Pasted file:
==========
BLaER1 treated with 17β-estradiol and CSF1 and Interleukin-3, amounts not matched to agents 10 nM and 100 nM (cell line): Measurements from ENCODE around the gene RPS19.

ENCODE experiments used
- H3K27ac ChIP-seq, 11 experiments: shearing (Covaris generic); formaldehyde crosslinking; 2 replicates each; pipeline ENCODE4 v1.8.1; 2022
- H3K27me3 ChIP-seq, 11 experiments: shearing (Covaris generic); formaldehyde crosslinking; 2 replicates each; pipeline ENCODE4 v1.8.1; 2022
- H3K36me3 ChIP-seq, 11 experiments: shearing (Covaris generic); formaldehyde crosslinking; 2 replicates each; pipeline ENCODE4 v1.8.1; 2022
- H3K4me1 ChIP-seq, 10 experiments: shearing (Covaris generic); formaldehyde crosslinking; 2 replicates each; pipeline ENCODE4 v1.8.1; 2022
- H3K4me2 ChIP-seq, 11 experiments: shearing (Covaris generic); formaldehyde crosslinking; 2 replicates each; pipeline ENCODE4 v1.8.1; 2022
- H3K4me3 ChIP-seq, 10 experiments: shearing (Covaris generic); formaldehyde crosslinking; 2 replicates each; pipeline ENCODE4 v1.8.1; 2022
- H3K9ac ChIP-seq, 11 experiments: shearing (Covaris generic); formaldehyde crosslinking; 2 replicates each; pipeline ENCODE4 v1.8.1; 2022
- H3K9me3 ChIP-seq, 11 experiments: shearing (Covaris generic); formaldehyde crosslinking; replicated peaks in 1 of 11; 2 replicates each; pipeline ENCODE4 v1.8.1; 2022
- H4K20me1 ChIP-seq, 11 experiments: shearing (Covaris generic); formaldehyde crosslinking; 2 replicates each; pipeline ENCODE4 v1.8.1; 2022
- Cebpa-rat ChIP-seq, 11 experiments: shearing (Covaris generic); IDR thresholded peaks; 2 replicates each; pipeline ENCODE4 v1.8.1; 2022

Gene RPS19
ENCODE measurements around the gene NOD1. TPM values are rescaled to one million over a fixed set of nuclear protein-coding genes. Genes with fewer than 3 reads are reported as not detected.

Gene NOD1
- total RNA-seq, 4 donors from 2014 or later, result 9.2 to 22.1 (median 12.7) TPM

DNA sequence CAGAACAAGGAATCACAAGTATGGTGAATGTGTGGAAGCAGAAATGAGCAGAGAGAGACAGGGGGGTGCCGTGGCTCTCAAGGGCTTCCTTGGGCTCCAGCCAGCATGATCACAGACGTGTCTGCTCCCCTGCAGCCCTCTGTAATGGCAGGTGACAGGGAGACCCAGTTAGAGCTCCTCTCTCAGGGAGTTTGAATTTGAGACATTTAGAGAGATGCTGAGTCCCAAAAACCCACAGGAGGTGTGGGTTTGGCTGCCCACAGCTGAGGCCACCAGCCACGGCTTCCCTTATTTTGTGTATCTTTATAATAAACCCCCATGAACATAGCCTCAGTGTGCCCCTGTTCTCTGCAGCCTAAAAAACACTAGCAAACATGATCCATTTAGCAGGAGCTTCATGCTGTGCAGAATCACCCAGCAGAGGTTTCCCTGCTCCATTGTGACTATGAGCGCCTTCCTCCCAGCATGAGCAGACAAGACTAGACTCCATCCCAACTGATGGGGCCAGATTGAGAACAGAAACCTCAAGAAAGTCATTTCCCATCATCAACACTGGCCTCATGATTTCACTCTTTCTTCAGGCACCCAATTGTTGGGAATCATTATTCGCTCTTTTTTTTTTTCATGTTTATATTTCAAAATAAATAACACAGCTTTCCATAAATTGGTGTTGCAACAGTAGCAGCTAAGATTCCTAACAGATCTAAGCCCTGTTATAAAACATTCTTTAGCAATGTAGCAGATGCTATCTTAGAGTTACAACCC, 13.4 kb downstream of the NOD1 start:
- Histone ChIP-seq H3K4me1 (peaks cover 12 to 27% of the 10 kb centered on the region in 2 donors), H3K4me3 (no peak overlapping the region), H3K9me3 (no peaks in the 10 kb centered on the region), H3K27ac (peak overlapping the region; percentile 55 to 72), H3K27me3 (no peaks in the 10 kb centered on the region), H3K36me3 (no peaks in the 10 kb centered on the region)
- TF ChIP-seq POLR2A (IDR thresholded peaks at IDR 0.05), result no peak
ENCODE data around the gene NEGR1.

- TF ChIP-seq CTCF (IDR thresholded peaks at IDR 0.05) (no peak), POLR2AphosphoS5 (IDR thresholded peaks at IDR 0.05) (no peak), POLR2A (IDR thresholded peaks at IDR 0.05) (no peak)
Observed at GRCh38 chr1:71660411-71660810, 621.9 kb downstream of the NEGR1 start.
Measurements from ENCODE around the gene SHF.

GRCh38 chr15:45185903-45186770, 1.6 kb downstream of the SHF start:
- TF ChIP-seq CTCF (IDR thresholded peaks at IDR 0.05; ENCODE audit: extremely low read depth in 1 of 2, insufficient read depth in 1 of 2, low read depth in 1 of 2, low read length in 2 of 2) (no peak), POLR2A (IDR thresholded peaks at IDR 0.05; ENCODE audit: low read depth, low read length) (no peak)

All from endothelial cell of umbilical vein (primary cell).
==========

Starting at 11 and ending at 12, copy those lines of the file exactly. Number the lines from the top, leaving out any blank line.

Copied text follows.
- H4K20me1 ChIP-seq, 11 experiments: shearing (Covaris generic); formaldehyde crosslinking; 2 replicates each; pipeline ENCODE4 v1.8.1; 2022
- Cebpa-rat ChIP-seq, 11 experiments: shearing (Covaris generic); IDR thresholded peaks; 2 replicates each; pipeline ENCODE4 v1.8.1; 2022